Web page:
While Papa Massata Diack is also implicated in the case, he was adamant about his innocence, stating he “never met any athlete” and that he only dealt with corporate sponsors, government agencies and Olympic committees - not athletes.

Elaine Roulette, France's national financial prosecutor, has previously said about the extortion money collected by the Diacks that "this money was seemingly transmitted through the Russian Athletics Federation.”

According to French paper Le Monde, Lamine Diack admitted to French prosecutors that he asked Valentin Balakhnichev - former IAAF treasurer and former Russian Athletics Federation president - for a $1.63 million financial contribution ahead of the 2013 World Athletics Championships to help Diack back the opposition party in Senegal's 2012 elections. According to the transcripts, Balakhnichev agreed to funding Diack's request.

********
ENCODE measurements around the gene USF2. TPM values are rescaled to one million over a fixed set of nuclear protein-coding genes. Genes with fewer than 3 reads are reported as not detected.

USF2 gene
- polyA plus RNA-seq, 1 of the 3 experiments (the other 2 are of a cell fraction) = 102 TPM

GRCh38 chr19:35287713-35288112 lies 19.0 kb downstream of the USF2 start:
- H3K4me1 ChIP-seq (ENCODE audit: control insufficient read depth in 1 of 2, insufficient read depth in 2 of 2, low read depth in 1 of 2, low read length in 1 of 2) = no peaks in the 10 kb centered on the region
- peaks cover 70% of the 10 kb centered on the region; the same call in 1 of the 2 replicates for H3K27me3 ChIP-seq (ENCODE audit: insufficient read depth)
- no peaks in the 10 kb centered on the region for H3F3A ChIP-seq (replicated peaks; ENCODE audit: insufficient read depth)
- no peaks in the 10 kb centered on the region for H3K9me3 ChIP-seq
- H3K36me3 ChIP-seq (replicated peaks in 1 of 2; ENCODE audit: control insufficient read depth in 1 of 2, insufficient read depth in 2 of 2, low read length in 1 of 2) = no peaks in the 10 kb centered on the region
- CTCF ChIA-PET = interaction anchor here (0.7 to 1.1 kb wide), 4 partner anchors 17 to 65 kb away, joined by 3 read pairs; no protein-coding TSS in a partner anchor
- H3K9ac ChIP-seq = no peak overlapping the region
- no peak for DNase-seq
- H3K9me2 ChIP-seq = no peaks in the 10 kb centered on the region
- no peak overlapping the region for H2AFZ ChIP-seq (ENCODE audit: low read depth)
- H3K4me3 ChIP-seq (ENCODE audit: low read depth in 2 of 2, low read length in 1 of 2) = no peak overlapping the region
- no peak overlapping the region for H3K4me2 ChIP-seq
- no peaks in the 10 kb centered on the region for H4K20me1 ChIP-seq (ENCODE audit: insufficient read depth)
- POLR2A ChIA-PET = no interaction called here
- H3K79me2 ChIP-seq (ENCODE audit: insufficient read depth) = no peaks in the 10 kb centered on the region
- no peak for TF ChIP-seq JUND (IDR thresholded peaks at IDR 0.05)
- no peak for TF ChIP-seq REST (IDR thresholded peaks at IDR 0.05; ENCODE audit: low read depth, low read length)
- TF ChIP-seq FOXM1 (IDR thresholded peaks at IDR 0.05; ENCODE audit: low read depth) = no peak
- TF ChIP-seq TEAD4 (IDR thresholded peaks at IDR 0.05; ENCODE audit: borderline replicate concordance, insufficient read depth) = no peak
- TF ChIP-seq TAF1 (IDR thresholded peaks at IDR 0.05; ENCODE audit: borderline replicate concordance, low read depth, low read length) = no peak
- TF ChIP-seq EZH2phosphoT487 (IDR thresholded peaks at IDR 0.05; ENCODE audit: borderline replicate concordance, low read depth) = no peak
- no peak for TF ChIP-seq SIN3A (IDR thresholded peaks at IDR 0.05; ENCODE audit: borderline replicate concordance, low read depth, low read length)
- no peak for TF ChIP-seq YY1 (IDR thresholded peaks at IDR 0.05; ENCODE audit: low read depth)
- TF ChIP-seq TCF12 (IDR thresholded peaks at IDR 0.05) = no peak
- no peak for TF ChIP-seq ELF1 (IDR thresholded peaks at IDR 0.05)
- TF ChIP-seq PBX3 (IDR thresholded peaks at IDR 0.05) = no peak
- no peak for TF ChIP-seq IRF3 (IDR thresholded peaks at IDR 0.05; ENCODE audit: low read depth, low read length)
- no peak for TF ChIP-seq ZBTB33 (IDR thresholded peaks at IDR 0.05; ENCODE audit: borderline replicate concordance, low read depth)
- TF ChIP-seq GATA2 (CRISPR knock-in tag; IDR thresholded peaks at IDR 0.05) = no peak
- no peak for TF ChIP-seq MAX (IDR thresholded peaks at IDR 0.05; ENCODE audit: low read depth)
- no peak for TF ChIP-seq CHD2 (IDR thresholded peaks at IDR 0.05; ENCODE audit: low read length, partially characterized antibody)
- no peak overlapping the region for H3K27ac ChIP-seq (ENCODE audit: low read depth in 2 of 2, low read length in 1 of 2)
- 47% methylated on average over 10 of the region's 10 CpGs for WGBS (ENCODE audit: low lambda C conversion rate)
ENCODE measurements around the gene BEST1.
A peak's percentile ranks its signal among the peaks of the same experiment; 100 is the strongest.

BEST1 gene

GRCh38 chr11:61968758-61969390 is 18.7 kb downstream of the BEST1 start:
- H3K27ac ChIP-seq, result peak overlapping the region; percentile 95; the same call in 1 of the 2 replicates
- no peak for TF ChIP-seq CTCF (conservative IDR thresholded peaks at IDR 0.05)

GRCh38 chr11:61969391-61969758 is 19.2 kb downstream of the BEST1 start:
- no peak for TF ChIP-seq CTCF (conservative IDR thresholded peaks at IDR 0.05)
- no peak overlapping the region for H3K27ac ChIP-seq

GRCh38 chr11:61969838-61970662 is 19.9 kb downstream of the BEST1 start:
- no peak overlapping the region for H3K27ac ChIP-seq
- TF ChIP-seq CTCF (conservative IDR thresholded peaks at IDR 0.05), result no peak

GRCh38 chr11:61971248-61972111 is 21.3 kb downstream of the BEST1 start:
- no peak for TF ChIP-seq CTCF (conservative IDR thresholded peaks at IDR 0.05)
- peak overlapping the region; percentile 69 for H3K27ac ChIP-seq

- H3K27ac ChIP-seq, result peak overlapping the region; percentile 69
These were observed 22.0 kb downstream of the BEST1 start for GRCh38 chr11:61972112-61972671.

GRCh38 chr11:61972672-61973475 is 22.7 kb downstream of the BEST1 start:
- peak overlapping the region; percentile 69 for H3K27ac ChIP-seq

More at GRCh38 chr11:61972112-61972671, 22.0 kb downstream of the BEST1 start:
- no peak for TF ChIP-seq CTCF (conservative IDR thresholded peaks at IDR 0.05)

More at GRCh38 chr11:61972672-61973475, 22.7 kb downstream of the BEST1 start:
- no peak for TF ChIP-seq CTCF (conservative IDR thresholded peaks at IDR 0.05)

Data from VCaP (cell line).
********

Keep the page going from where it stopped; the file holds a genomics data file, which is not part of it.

The WADA independent commission's report also details a 2012 meeting at a Moscow hotel involving a Russian TV adviser, Papa Massata Diack, Habib Cisse, and Valentin Balakhnichev. The report questions the sudden increase from $6 million to $25 million for Russian rights to televise the 2013 World Championships provided by a Russian bank in the immediate aftermath of that meeting, and asks the IAAF to undertake forensic examination of how the TV rights were awarded to determine if there were any improprieties.

The report also alleges corruption related to the Olympic City bidding process:

Dick Pound backs Sebastian Coe

Despite the hard-hitting nature of the report, Pound was pragmatic in both his assessment of current IAAF president Sebastian Coe and of Russia's chances of competing in the 2016 Summer Olympics.